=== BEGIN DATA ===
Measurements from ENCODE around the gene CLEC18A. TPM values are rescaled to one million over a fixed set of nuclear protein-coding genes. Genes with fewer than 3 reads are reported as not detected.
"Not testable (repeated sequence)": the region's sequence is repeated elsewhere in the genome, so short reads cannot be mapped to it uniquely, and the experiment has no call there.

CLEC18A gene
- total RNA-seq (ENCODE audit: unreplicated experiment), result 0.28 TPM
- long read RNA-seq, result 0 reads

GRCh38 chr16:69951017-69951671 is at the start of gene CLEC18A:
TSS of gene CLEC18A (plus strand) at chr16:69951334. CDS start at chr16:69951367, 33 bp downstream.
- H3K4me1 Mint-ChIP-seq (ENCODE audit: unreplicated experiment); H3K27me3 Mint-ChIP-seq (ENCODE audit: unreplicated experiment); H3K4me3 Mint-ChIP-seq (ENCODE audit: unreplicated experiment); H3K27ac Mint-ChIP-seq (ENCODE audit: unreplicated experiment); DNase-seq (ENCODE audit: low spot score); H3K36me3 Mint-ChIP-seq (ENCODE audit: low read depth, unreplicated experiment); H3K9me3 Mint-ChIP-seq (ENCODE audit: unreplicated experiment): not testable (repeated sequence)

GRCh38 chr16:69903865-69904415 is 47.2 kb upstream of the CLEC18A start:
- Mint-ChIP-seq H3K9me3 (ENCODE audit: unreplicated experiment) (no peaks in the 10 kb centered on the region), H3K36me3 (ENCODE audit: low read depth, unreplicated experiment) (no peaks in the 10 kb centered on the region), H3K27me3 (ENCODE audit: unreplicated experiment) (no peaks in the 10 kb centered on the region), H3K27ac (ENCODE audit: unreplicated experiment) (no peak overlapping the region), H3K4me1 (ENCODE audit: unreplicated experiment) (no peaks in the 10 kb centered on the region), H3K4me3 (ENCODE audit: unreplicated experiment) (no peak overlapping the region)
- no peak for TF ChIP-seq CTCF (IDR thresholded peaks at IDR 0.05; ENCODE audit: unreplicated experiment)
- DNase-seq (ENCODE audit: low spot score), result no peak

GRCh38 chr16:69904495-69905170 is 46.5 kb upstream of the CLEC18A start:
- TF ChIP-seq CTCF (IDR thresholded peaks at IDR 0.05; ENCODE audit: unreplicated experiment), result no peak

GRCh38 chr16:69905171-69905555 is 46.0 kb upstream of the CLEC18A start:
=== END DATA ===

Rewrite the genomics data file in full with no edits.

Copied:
Measurements from ENCODE around the gene CLEC18A. TPM values are rescaled to one million over a fixed set of nuclear protein-coding genes. Genes with fewer than 3 reads are reported as not detected.
"Not testable (repeated sequence)": the region's sequence is repeated elsewhere in the genome, so short reads cannot be mapped to it uniquely, and the experiment has no call there.

CLEC18A gene
- total RNA-seq (ENCODE audit: unreplicated experiment), result 0.28 TPM
- long read RNA-seq, result 0 reads

GRCh38 chr16:69951017-69951671 is at the start of gene CLEC18A:
TSS of gene CLEC18A (plus strand) at chr16:69951334. CDS start at chr16:69951367, 33 bp downstream.
- H3K4me1 Mint-ChIP-seq (ENCODE audit: unreplicated experiment); H3K27me3 Mint-ChIP-seq (ENCODE audit: unreplicated experiment); H3K4me3 Mint-ChIP-seq (ENCODE audit: unreplicated experiment); H3K27ac Mint-ChIP-seq (ENCODE audit: unreplicated experiment); DNase-seq (ENCODE audit: low spot score); H3K36me3 Mint-ChIP-seq (ENCODE audit: low read depth, unreplicated experiment); H3K9me3 Mint-ChIP-seq (ENCODE audit: unreplicated experiment): not testable (repeated sequence)

GRCh38 chr16:69903865-69904415 is 47.2 kb upstream of the CLEC18A start:
- Mint-ChIP-seq H3K9me3 (ENCODE audit: unreplicated experiment) (no peaks in the 10 kb centered on the region), H3K36me3 (ENCODE audit: low read depth, unreplicated experiment) (no peaks in the 10 kb centered on the region), H3K27me3 (ENCODE audit: unreplicated experiment) (no peaks in the 10 kb centered on the region), H3K27ac (ENCODE audit: unreplicated experiment) (no peak overlapping the region), H3K4me1 (ENCODE audit: unreplicated experiment) (no peaks in the 10 kb centered on the region), H3K4me3 (ENCODE audit: unreplicated experiment) (no peak overlapping the region)
- no peak for TF ChIP-seq CTCF (IDR thresholded peaks at IDR 0.05; ENCODE audit: unreplicated experiment)
- DNase-seq (ENCODE audit: low spot score), result no peak

GRCh38 chr16:69904495-69905170 is 46.5 kb upstream of the CLEC18A start:
- TF ChIP-seq CTCF (IDR thresholded peaks at IDR 0.05; ENCODE audit: unreplicated experiment), result no peak

GRCh38 chr16:69905171-69905555 is 46.0 kb upstream of the CLEC18A start: